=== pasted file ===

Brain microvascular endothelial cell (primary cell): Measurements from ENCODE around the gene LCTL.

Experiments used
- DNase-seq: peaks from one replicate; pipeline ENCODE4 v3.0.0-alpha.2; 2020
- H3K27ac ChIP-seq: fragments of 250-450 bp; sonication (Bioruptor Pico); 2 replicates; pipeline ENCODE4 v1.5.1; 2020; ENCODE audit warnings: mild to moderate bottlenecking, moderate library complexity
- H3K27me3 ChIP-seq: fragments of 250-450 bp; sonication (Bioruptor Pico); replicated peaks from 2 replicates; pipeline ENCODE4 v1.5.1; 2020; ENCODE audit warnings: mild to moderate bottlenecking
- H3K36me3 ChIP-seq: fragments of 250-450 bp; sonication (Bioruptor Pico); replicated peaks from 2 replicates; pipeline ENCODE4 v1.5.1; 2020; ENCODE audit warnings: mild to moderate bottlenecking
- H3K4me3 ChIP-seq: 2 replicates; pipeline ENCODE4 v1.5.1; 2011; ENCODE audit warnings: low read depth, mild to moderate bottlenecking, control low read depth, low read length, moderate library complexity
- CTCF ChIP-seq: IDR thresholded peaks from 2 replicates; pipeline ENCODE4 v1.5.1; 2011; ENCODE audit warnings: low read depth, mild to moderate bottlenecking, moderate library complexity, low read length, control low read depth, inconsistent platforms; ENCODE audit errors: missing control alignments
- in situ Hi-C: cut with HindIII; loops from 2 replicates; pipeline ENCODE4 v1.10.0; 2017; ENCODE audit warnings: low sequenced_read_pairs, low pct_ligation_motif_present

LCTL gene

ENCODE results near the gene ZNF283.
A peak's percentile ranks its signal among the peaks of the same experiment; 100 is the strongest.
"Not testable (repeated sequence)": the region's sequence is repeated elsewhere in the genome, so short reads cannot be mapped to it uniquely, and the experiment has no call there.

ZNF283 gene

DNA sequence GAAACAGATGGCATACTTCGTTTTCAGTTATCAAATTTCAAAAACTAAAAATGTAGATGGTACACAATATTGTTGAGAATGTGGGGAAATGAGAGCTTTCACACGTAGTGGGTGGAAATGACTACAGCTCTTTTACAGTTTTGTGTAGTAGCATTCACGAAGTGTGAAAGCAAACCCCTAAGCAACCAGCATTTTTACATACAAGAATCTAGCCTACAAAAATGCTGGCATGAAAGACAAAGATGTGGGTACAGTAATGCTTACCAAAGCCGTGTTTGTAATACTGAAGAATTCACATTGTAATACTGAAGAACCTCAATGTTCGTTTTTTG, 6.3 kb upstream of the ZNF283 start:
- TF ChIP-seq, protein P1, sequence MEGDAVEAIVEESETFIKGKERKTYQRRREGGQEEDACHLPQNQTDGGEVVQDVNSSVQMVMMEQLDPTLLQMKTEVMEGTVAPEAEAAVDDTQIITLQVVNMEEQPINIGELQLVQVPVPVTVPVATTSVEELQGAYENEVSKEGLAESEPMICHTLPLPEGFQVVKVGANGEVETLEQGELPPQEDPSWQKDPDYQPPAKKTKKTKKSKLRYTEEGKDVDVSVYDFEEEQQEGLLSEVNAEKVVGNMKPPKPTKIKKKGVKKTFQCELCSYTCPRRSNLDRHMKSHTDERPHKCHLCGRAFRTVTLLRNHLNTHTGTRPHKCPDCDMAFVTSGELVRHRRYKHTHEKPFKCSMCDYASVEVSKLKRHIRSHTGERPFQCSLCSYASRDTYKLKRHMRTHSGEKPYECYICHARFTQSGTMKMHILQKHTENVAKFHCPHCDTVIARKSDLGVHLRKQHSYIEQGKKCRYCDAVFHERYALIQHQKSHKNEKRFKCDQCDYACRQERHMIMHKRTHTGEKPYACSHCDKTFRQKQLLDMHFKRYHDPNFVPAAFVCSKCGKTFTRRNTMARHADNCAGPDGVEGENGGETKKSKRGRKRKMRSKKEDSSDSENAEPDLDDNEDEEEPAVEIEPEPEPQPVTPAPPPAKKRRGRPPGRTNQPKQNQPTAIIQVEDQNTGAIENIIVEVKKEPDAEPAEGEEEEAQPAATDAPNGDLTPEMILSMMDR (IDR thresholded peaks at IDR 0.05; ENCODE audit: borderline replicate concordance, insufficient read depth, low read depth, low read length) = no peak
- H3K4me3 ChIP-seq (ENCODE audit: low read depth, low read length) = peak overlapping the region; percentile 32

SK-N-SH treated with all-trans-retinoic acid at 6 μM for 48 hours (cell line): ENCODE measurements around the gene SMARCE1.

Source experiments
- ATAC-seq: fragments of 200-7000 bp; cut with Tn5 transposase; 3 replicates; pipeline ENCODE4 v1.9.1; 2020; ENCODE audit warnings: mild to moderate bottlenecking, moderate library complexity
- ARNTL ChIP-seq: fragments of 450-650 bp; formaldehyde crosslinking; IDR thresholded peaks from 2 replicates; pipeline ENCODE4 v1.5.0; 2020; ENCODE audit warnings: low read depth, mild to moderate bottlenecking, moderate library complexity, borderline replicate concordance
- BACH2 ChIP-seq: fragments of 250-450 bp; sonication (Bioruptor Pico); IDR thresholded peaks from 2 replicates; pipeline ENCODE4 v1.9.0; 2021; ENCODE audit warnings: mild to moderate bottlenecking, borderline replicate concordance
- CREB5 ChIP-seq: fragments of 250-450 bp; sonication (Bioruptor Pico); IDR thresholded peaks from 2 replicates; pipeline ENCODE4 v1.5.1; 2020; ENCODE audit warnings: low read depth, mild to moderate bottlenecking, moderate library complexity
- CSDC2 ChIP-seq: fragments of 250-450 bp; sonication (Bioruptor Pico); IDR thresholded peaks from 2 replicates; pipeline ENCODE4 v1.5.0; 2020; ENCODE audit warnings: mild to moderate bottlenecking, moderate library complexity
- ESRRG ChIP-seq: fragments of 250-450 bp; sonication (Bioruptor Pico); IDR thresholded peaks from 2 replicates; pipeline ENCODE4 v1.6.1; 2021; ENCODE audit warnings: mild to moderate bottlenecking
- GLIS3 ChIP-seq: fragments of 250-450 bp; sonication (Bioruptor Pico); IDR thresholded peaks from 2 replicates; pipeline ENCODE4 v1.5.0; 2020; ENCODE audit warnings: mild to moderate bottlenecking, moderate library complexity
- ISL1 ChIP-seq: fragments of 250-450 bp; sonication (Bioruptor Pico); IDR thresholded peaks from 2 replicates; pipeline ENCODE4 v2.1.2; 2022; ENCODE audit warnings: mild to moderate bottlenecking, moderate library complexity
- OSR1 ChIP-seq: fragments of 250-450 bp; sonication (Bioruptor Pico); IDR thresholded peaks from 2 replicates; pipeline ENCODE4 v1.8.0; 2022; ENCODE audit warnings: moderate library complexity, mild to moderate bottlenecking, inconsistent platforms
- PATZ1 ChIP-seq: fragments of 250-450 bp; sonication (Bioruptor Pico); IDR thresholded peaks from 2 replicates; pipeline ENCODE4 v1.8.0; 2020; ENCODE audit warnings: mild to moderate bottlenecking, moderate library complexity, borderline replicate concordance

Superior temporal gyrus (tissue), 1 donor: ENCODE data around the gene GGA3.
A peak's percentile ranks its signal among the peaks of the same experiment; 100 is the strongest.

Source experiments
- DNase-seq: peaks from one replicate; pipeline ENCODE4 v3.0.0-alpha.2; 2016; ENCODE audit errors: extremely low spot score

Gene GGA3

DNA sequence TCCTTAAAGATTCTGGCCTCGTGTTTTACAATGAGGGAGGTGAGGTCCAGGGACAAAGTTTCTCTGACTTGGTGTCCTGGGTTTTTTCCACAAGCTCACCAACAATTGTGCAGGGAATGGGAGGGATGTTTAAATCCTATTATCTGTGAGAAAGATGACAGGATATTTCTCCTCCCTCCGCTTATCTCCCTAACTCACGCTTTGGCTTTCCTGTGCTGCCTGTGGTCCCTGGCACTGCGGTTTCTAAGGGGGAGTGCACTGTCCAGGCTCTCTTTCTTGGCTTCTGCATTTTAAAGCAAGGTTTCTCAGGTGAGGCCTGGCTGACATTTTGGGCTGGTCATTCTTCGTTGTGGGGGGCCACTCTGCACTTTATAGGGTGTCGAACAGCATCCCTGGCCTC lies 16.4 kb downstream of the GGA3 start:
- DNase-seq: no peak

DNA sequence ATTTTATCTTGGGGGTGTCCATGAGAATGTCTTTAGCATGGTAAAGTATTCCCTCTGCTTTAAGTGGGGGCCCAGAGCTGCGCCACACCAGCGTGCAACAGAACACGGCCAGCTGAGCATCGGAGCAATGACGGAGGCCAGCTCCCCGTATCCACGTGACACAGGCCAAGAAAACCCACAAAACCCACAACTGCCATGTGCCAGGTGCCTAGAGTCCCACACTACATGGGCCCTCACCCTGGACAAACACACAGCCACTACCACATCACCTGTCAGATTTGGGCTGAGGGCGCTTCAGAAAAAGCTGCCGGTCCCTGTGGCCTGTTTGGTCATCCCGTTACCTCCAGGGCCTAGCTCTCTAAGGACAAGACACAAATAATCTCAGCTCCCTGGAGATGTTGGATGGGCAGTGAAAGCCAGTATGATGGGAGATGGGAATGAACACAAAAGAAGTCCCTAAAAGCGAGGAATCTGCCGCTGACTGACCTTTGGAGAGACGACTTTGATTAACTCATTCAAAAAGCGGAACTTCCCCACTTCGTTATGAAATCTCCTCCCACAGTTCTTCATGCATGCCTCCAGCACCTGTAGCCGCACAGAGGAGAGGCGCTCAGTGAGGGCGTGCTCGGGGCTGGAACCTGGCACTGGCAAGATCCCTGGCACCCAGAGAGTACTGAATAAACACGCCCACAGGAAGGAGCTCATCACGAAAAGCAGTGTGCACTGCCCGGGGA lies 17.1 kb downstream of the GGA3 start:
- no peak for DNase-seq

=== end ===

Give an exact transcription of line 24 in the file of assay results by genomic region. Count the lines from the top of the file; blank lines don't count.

- CSDC2 ChIP-seq: fragments of 250-450 bp; sonication (Bioruptor Pico); IDR thresholded peaks from 2 replicates; pipeline ENCODE4 v1.5.0; 2020; ENCODE audit warnings: mild to moderate bottlenecking, moderate library complexity